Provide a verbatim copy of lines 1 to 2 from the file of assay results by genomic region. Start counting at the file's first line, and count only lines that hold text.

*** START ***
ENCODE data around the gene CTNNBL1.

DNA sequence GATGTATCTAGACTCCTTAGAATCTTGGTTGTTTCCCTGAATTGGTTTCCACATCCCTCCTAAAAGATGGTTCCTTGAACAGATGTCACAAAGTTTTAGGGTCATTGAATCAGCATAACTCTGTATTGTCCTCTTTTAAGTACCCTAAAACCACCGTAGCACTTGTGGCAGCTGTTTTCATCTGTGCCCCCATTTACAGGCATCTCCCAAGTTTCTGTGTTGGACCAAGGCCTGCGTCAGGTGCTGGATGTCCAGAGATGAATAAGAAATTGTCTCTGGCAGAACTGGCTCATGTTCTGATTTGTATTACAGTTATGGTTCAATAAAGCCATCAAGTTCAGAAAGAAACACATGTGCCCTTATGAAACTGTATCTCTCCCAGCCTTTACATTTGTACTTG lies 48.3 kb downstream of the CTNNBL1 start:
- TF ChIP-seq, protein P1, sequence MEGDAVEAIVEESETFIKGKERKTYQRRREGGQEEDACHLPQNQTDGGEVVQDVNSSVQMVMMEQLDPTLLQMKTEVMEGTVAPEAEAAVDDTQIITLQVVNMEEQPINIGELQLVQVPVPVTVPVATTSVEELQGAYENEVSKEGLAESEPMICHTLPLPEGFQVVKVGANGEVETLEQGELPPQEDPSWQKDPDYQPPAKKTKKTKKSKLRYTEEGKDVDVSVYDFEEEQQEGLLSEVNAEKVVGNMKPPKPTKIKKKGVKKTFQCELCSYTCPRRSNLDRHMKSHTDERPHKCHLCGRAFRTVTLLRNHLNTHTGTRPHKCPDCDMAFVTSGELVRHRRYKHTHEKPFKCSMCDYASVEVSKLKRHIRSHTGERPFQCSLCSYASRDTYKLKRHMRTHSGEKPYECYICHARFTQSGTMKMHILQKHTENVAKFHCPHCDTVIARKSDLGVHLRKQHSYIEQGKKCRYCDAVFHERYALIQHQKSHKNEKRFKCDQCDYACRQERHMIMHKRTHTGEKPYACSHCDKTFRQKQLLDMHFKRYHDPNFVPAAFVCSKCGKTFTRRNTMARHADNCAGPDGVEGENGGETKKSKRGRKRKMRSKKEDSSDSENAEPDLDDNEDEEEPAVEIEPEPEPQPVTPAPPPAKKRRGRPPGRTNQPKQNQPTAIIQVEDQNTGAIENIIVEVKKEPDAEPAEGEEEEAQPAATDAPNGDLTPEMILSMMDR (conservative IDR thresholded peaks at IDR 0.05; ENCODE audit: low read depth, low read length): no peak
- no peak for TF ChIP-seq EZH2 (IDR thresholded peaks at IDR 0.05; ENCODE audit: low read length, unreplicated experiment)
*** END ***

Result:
ENCODE data around the gene CTNNBL1.

DNA sequence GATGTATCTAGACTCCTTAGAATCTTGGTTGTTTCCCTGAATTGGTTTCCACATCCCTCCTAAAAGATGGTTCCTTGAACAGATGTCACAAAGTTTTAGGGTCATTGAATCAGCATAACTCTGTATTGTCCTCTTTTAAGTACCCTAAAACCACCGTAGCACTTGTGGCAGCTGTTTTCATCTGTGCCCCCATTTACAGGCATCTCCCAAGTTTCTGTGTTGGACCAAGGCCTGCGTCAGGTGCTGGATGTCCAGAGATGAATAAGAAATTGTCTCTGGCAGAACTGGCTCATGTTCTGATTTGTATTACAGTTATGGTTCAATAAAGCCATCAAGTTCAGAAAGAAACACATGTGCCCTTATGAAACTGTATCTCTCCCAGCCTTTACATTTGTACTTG lies 48.3 kb downstream of the CTNNBL1 start: